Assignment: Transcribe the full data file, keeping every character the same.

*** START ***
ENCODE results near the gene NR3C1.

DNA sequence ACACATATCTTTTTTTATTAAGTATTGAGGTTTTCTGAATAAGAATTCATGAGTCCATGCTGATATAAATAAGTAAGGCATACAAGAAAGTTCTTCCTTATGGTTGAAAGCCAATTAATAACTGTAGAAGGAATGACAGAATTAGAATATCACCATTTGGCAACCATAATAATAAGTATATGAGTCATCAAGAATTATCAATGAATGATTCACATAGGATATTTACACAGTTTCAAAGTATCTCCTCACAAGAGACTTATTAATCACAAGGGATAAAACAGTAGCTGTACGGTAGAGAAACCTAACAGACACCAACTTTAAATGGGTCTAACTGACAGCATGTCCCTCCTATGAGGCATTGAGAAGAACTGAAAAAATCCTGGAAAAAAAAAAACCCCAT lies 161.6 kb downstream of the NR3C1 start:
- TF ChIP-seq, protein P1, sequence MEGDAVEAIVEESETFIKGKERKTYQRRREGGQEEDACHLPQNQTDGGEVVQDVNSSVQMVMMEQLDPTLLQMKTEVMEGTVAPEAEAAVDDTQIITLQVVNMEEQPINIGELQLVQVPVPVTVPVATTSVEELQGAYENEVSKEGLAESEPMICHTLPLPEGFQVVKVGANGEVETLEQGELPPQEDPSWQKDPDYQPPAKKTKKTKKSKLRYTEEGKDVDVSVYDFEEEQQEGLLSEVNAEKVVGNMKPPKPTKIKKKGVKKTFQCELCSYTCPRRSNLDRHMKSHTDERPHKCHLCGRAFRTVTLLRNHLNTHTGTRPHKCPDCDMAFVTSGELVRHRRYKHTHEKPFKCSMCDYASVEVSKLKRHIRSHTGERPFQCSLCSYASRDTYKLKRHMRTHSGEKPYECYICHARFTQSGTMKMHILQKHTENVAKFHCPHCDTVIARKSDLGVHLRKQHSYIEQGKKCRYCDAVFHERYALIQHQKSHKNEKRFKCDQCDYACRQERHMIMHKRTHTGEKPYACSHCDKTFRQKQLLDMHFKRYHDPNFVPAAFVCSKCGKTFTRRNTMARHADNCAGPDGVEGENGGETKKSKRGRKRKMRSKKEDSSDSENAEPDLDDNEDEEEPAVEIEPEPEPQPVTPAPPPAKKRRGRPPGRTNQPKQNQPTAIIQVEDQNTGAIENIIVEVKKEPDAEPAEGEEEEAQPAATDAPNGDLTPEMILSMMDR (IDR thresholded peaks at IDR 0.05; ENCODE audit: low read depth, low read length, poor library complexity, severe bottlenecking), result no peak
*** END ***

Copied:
ENCODE results near the gene NR3C1.

DNA sequence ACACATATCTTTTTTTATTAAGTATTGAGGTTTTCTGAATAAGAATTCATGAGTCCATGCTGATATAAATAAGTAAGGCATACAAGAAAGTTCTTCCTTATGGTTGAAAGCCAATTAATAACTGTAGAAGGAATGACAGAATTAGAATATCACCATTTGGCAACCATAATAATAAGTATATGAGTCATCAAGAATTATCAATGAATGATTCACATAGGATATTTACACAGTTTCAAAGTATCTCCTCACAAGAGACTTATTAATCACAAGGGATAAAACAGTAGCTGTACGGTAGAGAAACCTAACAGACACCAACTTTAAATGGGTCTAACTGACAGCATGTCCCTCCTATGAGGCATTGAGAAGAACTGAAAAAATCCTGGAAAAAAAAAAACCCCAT lies 161.6 kb downstream of the NR3C1 start:
- TF ChIP-seq, protein P1, sequence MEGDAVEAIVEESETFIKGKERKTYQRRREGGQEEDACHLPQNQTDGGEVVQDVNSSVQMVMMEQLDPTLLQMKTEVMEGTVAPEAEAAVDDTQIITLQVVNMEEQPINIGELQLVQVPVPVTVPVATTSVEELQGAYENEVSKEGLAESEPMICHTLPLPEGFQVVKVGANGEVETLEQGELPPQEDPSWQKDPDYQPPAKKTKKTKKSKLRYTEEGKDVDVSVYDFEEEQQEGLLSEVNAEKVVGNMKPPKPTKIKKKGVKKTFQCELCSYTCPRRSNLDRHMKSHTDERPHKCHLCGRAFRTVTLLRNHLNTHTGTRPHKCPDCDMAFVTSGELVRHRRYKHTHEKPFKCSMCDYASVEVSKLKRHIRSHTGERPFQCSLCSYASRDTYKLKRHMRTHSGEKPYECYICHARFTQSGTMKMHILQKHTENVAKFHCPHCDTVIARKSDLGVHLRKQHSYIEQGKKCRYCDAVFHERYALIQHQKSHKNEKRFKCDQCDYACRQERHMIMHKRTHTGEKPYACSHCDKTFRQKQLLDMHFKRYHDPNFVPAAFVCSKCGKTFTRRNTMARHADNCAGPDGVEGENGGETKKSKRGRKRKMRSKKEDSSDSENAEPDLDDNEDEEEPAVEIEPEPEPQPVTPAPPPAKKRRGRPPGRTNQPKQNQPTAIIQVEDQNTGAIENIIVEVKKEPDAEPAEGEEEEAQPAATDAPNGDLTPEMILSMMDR (IDR thresholded peaks at IDR 0.05; ENCODE audit: low read depth, low read length, poor library complexity, severe bottlenecking), result no peak